Director's Cut: Stan Lee
In light of his passing, we reflect upon the life of the inimitable Stan Lee, the legendary writer and producer behind Marvel Comics, who featured in issue 50 of The Rake.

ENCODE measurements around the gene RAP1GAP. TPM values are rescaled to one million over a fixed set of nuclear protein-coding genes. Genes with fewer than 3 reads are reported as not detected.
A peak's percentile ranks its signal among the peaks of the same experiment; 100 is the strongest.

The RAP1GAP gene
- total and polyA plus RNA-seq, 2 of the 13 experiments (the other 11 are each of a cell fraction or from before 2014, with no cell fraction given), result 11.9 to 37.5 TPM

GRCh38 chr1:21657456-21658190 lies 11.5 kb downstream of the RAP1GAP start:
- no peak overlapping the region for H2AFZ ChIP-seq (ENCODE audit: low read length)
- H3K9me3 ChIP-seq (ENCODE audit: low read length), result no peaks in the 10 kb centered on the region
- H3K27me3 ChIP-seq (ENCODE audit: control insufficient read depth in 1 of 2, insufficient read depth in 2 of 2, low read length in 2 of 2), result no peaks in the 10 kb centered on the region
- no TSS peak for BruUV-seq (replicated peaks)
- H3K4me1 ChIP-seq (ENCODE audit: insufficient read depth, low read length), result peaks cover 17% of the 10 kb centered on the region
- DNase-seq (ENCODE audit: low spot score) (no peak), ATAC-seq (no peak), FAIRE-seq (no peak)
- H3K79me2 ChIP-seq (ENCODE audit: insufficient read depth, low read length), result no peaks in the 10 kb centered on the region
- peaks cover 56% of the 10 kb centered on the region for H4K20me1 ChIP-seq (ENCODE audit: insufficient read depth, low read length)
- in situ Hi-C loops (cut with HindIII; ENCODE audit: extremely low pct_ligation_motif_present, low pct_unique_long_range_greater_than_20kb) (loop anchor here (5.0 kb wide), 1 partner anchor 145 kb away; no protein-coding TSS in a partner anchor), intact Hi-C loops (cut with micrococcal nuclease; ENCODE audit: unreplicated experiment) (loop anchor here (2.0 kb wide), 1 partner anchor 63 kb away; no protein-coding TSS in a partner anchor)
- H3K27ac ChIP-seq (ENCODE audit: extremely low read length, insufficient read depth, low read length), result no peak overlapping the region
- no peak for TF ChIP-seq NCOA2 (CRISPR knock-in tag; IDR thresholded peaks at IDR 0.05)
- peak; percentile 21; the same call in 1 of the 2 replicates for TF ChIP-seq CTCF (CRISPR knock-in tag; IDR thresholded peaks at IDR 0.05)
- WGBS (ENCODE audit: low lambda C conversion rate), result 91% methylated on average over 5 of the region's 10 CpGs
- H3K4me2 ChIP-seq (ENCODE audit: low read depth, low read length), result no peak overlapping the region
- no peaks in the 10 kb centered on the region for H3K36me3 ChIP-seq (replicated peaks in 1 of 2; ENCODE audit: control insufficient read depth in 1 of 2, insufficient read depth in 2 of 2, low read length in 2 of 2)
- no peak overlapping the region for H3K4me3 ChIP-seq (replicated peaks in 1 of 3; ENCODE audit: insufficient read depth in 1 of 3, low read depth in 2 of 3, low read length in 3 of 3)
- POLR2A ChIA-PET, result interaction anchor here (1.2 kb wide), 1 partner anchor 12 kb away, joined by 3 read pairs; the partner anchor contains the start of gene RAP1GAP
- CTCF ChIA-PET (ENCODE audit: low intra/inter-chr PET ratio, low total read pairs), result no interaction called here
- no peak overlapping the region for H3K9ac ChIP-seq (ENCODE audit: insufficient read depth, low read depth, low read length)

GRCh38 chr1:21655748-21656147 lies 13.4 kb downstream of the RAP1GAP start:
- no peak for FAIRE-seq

Everyone, whether they like it or not, or know it or not, is culturally impacted by Stan Lee, the seemingly immortal nonagenarian. Film franchises, comic books, television box sets: all of these have not only been infiltrated by this legend’s creations, but also dominated by them. Let’s face it, the Marvel Universe is a colossal success. Three of the top 10 grossing films of all time are Marvel movies (Avengers, Avengers: Age of Ultron and Iron Man 3). Earlier incarnations of characters such as Daredevil, the Fantastic Four and Captain America were enormous flops, and itis only in the past decade that the full potential of Stan Lee’s creations have been realised. As well, characters that were hitherto less well known have also become unmitigated successes. Most recently, Marvel has reached our television screens, with shows such as Daredevil, Luke Cage and Iron Fist. Lee’s latest venture is not a Marvel vehicle but more eponymous and personal: Stan Lee’s Lucky Man, a show about a morally dubious police officer who is granted the power to control luck after he is given an ancient bracelet. The second series airs from February 17on Sky Atlantic. The Rake caught up with Lee to hear about his new work and how telling stories is the ultimate expression of our humanity, as well as our deepest desires. I think the ways of being able to tell stories has never been more exciting... Your work is known for ordinary people with extraordinary powers or responsibility. What is it about those things that you feel people are so entranced by? Absolutely, there’s more ways of doing it now. It goes back to fairy tales, I think: when you were young you probably read fairytales about giants and magicians and dragons, and things that were bigger than life. I think we always loved those things, but when you get a little older you can’t read fairytales any more —but these stories that deal with somebody who has a superpower, or some theme that is bigger than the normal, realistic theme of every other show, it sort of takes you back to the days when you were reading and enjoying fairytales. I people love things that are very imaginative, and hopefully that are told very well. Do you think the translation of imagination onto screen takes anything away? Or do you think that if you get the right team, and you write it correctly, anything can be done? I think instead of anything being taken away, once it is on the screen something has been added, a new dimension has been added to it, and it just makes it more palatable than ever.